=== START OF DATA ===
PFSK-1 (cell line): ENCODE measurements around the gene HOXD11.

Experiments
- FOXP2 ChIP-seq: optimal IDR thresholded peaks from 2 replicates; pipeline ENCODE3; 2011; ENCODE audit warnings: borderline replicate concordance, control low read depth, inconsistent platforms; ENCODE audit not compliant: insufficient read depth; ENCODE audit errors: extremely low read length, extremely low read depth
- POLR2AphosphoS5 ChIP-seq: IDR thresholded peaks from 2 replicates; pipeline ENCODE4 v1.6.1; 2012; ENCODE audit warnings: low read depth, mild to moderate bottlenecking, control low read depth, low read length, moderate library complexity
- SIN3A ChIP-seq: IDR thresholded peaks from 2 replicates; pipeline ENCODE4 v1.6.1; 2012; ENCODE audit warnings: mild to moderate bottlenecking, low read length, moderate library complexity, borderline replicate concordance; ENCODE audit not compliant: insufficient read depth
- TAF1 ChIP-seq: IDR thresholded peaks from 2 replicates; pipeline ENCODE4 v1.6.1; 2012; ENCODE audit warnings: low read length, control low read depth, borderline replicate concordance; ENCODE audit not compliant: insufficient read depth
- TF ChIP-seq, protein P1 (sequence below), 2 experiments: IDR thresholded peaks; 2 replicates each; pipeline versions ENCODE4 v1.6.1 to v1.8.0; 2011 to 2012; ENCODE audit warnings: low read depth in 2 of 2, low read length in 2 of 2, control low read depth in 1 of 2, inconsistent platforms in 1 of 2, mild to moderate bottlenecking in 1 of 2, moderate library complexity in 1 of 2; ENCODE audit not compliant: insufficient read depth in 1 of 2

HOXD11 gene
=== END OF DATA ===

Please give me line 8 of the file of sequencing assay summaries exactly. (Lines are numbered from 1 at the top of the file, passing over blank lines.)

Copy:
HOXD11 gene